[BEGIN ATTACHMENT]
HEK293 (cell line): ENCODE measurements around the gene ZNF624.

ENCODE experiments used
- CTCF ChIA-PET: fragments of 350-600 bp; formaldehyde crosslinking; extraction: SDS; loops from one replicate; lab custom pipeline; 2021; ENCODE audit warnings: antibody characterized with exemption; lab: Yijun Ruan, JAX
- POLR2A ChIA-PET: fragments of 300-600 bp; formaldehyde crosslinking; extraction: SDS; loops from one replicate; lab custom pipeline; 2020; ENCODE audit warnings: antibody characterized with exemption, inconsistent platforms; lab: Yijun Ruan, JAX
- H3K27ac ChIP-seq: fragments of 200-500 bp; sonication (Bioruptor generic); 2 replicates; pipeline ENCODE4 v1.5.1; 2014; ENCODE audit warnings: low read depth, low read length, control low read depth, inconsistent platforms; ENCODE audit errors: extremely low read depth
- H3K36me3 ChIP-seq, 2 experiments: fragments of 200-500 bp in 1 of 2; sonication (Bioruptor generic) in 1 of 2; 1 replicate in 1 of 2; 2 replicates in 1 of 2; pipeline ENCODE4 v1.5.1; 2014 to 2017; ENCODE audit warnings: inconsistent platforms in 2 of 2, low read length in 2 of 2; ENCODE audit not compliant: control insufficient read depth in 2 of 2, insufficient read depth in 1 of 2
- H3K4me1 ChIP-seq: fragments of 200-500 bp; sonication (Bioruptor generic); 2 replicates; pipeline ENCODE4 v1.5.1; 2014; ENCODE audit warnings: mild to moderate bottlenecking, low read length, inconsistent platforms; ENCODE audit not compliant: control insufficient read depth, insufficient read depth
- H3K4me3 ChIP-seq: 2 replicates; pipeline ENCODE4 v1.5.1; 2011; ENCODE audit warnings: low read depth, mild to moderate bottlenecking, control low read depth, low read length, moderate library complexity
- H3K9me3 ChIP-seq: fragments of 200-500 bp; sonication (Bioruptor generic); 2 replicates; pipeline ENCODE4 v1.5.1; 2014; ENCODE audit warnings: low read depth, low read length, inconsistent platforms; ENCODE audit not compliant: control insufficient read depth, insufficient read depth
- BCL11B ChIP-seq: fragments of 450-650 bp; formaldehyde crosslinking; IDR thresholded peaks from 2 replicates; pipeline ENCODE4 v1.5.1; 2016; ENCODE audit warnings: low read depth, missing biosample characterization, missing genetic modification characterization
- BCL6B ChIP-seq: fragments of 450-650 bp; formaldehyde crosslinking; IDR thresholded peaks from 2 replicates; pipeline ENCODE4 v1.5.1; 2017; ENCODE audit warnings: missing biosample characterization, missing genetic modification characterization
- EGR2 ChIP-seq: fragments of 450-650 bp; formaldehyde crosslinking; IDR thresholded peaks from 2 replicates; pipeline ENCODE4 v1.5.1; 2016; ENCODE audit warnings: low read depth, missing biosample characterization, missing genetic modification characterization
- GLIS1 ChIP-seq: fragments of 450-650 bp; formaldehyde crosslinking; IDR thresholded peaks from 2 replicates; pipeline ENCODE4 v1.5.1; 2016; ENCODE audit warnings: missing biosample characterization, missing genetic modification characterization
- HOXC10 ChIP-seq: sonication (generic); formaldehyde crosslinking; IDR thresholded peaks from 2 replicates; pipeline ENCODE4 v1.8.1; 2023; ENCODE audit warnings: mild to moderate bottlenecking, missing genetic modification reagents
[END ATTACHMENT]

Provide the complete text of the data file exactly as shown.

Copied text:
HEK293 (cell line): ENCODE measurements around the gene ZNF624.

ENCODE experiments used
- CTCF ChIA-PET: fragments of 350-600 bp; formaldehyde crosslinking; extraction: SDS; loops from one replicate; lab custom pipeline; 2021; ENCODE audit warnings: antibody characterized with exemption; lab: Yijun Ruan, JAX
- POLR2A ChIA-PET: fragments of 300-600 bp; formaldehyde crosslinking; extraction: SDS; loops from one replicate; lab custom pipeline; 2020; ENCODE audit warnings: antibody characterized with exemption, inconsistent platforms; lab: Yijun Ruan, JAX
- H3K27ac ChIP-seq: fragments of 200-500 bp; sonication (Bioruptor generic); 2 replicates; pipeline ENCODE4 v1.5.1; 2014; ENCODE audit warnings: low read depth, low read length, control low read depth, inconsistent platforms; ENCODE audit errors: extremely low read depth
- H3K36me3 ChIP-seq, 2 experiments: fragments of 200-500 bp in 1 of 2; sonication (Bioruptor generic) in 1 of 2; 1 replicate in 1 of 2; 2 replicates in 1 of 2; pipeline ENCODE4 v1.5.1; 2014 to 2017; ENCODE audit warnings: inconsistent platforms in 2 of 2, low read length in 2 of 2; ENCODE audit not compliant: control insufficient read depth in 2 of 2, insufficient read depth in 1 of 2
- H3K4me1 ChIP-seq: fragments of 200-500 bp; sonication (Bioruptor generic); 2 replicates; pipeline ENCODE4 v1.5.1; 2014; ENCODE audit warnings: mild to moderate bottlenecking, low read length, inconsistent platforms; ENCODE audit not compliant: control insufficient read depth, insufficient read depth
- H3K4me3 ChIP-seq: 2 replicates; pipeline ENCODE4 v1.5.1; 2011; ENCODE audit warnings: low read depth, mild to moderate bottlenecking, control low read depth, low read length, moderate library complexity
- H3K9me3 ChIP-seq: fragments of 200-500 bp; sonication (Bioruptor generic); 2 replicates; pipeline ENCODE4 v1.5.1; 2014; ENCODE audit warnings: low read depth, low read length, inconsistent platforms; ENCODE audit not compliant: control insufficient read depth, insufficient read depth
- BCL11B ChIP-seq: fragments of 450-650 bp; formaldehyde crosslinking; IDR thresholded peaks from 2 replicates; pipeline ENCODE4 v1.5.1; 2016; ENCODE audit warnings: low read depth, missing biosample characterization, missing genetic modification characterization
- BCL6B ChIP-seq: fragments of 450-650 bp; formaldehyde crosslinking; IDR thresholded peaks from 2 replicates; pipeline ENCODE4 v1.5.1; 2017; ENCODE audit warnings: missing biosample characterization, missing genetic modification characterization
- EGR2 ChIP-seq: fragments of 450-650 bp; formaldehyde crosslinking; IDR thresholded peaks from 2 replicates; pipeline ENCODE4 v1.5.1; 2016; ENCODE audit warnings: low read depth, missing biosample characterization, missing genetic modification characterization
- GLIS1 ChIP-seq: fragments of 450-650 bp; formaldehyde crosslinking; IDR thresholded peaks from 2 replicates; pipeline ENCODE4 v1.5.1; 2016; ENCODE audit warnings: missing biosample characterization, missing genetic modification characterization
- HOXC10 ChIP-seq: sonication (generic); formaldehyde crosslinking; IDR thresholded peaks from 2 replicates; pipeline ENCODE4 v1.8.1; 2023; ENCODE audit warnings: mild to moderate bottlenecking, missing genetic modification reagents